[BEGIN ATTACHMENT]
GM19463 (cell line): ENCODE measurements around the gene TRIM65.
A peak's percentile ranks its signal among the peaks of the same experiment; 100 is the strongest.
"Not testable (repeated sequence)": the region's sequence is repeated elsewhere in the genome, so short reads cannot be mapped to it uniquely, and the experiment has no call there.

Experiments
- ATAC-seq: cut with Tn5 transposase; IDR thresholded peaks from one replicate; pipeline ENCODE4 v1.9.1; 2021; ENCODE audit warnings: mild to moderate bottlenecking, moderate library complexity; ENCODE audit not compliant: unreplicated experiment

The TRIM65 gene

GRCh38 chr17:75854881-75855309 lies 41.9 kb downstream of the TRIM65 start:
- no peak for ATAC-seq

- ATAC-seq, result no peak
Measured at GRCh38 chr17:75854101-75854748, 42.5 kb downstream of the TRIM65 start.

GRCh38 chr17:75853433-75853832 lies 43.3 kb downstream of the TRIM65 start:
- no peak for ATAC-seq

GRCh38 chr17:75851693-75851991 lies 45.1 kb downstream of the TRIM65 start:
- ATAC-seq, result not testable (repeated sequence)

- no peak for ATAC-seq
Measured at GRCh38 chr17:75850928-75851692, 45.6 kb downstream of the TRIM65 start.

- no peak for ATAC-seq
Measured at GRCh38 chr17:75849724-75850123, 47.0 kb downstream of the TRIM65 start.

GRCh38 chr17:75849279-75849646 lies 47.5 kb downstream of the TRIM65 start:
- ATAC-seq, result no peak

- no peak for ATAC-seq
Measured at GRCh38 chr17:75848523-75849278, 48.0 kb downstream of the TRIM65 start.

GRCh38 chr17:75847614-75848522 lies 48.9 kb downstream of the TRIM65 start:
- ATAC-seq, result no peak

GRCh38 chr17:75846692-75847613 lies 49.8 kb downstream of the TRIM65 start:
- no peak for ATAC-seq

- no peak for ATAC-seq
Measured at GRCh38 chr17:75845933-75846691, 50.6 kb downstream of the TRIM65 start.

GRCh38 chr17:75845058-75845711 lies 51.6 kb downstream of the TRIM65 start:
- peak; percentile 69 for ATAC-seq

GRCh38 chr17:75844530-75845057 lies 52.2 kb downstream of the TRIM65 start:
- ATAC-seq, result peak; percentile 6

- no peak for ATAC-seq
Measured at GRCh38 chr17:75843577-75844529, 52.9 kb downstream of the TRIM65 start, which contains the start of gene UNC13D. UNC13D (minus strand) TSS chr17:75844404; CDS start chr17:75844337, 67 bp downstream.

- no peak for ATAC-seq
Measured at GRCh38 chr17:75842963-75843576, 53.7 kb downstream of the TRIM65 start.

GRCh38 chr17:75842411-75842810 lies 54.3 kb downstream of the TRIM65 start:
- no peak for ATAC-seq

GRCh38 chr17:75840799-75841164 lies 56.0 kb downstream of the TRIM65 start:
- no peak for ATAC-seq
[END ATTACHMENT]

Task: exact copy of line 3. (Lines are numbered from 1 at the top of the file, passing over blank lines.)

"Not testable (repeated sequence)": the region's sequence is repeated elsewhere in the genome, so short reads cannot be mapped to it uniquely, and the experiment has no call there.